- American Youth Policy Forum (one of CompetencyWorks founding partners) is holding a forum on District and State Considerations for Incorporating Expanded Learning into Competency-Based Systems on Tuesday, July 29, 2014, 1:00-2:15 PM ET. Speakers include Stephanie Krauss, Senior Fellow, Forum for Youth Investment, Kate Nielsen, Senior Policy Analyst, National Governors Association, and Michelle Un, Project Manager, Research & Data, Rhode Island After School Plus Alliance. You can register here.
Analysis and Reflections
- In Educational Leadership, Mary Bellavance an elementary instructional strategist at RSU #57 in Waterboro Maine and president of Maine’s ASCD describes Personalized Learning – Maine Style.
- Mind/Shift’s Finding the Most Creative Ways to Help Students Advance at Their Own Pace raises some of the big questions about competency education. It’s based on interviews with staff at Windham High School and Campbell High School in New Hampshire.
- Andy Calkins provides an analysis in Moving Toward Next Gen Learning about how blended learning models and competency education relate to each other along two dimensions — individualization and digital learning strategies.
Updates on Districts and States
- Follow Sandburg Elementary School in Freeport Illinois as they convert to a personal mastery model. The first step was a “focus on student voice and choice since it is the foundation of personalized mastery. They would start with three concrete strategies – the code of collaboration, monitoring the code of collaboration, and parking lots. Kleindl decided that teachers could determine how far they wanted to take each of these strategies, but at a minimum they had to demonstrate a basic level of implementation.” Thanks to West Ed for sharing their story.
- Portland Maine has updated high school graduation requirements including proficiency-based requirements, a capstone project and post-secondary plan. The chair of the Portland Task Force developing the graduation requirements, Kate Snyder, explains “There is that sort of flexibility so it’s not just about the magic four years, or the time in a seat,” said Snyder. “It’s really about, are you able to demonstrate that you’ve mastered a subject area, that you can demonstrate proficiency, and that we’re all satisfied that you’re ready to move on.”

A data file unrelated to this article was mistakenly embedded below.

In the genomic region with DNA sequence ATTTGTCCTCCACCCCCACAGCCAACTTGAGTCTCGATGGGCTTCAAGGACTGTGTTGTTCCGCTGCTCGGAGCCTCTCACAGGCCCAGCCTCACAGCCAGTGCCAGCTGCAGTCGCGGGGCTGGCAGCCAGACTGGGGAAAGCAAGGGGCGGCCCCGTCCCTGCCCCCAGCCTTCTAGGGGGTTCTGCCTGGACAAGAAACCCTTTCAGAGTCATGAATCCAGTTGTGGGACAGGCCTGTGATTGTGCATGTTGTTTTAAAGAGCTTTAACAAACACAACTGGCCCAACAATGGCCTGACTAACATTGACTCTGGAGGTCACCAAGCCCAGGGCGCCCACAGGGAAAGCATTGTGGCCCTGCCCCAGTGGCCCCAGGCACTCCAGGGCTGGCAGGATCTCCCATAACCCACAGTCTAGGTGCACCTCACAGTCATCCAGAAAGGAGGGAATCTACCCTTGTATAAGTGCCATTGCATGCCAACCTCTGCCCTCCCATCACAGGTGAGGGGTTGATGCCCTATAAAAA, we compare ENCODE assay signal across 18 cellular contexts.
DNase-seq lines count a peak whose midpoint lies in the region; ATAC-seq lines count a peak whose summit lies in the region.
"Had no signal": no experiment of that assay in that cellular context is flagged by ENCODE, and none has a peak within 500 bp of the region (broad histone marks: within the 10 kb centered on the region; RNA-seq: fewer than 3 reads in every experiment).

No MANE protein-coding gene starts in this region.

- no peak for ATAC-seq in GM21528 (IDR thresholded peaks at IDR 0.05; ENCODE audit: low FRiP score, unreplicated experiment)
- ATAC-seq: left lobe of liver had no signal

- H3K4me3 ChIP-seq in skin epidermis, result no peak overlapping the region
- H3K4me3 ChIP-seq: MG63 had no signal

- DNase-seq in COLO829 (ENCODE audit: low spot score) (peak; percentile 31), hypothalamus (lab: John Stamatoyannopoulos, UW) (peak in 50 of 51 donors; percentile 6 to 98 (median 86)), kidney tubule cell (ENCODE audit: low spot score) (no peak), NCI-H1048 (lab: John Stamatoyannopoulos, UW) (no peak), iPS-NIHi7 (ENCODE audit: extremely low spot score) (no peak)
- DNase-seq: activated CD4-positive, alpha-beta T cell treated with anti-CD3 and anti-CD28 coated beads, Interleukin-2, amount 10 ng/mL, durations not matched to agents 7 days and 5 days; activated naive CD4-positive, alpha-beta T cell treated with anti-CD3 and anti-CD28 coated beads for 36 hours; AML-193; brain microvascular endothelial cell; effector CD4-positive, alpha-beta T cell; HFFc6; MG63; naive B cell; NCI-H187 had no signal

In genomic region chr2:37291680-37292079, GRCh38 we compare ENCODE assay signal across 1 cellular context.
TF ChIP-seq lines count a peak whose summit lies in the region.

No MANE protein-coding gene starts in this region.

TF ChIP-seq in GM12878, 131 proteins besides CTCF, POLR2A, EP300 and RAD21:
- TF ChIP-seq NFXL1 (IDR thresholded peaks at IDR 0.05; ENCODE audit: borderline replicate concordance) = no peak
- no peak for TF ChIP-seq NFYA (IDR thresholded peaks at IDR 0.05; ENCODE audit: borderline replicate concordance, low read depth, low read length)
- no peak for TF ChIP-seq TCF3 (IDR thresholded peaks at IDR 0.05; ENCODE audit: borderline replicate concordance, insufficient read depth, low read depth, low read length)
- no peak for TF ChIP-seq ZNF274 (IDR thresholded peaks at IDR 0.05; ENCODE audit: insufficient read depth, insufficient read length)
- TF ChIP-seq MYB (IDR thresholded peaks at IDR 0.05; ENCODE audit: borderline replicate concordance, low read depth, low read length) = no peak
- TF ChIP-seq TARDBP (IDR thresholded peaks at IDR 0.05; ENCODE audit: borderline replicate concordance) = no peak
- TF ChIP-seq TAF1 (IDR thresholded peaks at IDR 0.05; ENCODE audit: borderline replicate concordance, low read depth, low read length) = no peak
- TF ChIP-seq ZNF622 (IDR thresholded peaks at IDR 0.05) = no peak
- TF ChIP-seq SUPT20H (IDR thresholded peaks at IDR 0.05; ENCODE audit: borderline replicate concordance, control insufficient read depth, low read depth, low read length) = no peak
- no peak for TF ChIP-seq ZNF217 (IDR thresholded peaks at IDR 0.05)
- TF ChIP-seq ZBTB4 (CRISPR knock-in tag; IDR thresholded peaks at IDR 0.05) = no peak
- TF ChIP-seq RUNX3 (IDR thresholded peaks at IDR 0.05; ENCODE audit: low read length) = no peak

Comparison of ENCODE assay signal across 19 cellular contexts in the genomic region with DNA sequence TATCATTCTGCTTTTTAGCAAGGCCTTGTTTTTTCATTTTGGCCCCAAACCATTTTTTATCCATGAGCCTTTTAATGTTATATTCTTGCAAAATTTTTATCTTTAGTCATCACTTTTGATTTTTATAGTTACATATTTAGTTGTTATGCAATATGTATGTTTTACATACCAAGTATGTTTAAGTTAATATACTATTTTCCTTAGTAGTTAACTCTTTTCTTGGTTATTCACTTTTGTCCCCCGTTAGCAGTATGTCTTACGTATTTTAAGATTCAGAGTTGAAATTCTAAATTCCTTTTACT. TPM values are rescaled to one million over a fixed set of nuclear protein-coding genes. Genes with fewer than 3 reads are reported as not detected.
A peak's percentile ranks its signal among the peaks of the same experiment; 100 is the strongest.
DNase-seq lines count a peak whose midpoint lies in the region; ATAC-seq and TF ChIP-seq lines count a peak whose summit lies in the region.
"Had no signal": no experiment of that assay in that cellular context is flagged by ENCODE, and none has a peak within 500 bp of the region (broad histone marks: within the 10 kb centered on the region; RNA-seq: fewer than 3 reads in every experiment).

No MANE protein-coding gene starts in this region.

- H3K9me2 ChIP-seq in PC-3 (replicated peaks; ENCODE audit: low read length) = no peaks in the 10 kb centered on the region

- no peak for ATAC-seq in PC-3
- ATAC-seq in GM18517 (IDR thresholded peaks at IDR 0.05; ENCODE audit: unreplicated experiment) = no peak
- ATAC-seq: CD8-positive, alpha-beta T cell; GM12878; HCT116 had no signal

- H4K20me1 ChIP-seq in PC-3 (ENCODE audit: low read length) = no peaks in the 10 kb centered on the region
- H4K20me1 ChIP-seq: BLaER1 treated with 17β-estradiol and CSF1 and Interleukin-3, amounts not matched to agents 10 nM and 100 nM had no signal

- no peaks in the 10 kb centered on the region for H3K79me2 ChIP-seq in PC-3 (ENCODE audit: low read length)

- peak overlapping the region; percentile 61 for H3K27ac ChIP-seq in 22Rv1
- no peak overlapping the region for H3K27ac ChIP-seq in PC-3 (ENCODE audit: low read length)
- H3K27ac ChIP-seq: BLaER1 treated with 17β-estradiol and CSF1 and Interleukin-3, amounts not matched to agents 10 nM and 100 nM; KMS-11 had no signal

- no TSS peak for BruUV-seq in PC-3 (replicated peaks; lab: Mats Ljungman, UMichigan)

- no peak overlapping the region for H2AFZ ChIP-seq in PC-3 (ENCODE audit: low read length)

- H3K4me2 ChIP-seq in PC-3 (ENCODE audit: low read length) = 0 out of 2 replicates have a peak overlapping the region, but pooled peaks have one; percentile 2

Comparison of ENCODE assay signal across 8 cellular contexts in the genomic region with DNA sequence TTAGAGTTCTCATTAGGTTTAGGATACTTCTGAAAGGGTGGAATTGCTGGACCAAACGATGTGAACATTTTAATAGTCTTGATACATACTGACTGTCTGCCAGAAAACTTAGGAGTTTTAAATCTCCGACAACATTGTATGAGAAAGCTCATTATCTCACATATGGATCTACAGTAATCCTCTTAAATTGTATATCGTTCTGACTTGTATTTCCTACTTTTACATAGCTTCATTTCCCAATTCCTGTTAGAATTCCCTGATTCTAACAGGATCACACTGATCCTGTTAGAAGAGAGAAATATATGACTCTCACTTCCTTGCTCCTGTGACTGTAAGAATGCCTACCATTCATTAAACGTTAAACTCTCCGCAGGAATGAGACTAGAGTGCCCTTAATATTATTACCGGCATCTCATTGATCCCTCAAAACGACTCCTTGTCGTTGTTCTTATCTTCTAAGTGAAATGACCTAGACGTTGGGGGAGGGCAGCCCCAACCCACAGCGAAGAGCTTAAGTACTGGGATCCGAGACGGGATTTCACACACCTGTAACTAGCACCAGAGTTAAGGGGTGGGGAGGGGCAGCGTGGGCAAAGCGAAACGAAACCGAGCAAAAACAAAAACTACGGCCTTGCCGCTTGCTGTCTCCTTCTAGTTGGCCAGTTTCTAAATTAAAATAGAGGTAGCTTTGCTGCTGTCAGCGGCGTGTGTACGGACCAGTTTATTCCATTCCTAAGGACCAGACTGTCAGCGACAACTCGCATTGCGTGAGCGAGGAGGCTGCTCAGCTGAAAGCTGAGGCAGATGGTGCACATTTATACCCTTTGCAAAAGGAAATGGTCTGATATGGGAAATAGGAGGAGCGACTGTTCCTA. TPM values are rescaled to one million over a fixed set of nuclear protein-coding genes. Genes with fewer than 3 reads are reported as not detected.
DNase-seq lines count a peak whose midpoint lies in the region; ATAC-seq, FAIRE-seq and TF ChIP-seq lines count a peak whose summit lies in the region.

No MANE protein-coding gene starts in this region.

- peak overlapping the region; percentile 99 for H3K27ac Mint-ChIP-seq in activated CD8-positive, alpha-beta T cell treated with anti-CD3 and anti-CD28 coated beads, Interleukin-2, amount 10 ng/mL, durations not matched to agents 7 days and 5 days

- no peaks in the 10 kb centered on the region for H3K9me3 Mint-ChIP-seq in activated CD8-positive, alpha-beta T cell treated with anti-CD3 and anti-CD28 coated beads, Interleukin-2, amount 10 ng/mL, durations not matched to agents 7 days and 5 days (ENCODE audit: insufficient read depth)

- The Maine DOE released results from the proficiency-based diploma Readiness Inventory, a tool designed to help school districts better understand their progress toward proficiency and to help determine which of the six extension options is best for them to pursue. According to the DOE’s website, “Ninety percent of the districts that responded to the inventory said they did not have a plan in place for communicating the new changes in their education system to the general public. English language arts and mathematics were the most frequently cited content areas in which teachers were collecting evidence of student proficiency. Eighteen of the 73 respondents said they would be ready to report on student proficiency in the complex reasoning skills, work habits, and personal responsibility skills that reach across all the content areas and are embedded in the Guiding Principles of Maine’s learning standards.”
- In Fort Mill, South Carolina, the school district has “approved a proficiency-based credit plan, which summarizes the district’s programs that allow students to earn credits in non-traditional ways…The proficiency based-system addresses content/credit recovery, distance, online and virtual education and the Alternative School Program, which helps at-risk students attend school in lieu of expulsion for certain, non-violent offenses.” This is a great example of innovation slipping in the back door through areas of non-consumption and marginalized programming.